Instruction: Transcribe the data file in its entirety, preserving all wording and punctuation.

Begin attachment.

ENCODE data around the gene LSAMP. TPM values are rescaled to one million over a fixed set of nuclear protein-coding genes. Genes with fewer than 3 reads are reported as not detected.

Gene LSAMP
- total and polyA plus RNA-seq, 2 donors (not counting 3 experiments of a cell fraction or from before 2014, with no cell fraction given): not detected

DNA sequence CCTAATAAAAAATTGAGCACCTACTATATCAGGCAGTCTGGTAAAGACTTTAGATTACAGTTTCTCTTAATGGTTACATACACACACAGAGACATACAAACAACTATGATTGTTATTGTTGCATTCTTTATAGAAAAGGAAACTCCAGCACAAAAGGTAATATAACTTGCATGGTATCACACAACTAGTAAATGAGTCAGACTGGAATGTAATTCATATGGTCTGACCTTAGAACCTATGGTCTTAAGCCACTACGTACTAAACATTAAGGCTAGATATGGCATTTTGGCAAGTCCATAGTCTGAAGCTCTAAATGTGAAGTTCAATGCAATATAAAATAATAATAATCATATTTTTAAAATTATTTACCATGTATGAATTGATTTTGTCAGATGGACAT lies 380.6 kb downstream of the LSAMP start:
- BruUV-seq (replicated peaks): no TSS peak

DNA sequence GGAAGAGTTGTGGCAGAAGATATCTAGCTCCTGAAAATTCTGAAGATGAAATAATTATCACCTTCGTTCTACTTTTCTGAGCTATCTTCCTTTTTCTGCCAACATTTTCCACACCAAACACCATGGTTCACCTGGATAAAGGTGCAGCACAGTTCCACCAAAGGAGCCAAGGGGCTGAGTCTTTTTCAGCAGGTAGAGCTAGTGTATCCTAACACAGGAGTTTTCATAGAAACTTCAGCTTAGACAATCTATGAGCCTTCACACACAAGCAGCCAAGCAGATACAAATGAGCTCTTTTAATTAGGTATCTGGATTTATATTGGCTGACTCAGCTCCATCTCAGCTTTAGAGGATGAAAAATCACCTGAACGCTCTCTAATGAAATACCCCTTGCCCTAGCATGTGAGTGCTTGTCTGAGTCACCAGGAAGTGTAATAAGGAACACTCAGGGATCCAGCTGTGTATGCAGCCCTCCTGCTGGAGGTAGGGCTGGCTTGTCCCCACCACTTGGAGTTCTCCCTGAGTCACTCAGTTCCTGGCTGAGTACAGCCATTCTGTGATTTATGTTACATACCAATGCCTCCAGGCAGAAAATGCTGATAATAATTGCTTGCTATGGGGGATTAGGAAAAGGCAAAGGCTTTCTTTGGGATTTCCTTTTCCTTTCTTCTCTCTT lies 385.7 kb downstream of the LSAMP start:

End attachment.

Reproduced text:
ENCODE data around the gene LSAMP. TPM values are rescaled to one million over a fixed set of nuclear protein-coding genes. Genes with fewer than 3 reads are reported as not detected.

Gene LSAMP
- total and polyA plus RNA-seq, 2 donors (not counting 3 experiments of a cell fraction or from before 2014, with no cell fraction given): not detected

DNA sequence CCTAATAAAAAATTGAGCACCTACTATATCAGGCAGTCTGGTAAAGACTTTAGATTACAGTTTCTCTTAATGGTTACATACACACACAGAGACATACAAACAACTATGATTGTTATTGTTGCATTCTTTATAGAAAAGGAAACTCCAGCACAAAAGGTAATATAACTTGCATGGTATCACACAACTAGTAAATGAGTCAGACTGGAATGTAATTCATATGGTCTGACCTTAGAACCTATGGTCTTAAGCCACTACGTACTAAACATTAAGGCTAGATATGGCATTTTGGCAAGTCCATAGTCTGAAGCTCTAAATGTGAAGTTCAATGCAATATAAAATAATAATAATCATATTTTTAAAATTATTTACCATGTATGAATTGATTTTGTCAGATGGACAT lies 380.6 kb downstream of the LSAMP start:
- BruUV-seq (replicated peaks): no TSS peak

DNA sequence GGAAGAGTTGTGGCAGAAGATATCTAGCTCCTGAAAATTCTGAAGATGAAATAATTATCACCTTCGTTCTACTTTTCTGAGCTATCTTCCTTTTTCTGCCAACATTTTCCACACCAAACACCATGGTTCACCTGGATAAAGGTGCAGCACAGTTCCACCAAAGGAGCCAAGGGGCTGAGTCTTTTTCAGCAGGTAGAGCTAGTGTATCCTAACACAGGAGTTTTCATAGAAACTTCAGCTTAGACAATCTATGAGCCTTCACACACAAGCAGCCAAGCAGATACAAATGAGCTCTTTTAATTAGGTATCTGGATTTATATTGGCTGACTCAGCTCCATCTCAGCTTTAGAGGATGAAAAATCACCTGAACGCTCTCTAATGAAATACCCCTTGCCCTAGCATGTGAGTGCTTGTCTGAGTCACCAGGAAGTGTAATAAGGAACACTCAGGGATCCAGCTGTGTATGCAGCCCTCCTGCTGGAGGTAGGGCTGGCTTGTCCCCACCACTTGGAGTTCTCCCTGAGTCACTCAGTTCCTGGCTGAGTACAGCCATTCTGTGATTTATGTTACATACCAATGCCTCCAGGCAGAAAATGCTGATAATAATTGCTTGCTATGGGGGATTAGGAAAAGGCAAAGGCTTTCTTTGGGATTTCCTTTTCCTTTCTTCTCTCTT lies 385.7 kb downstream of the LSAMP start: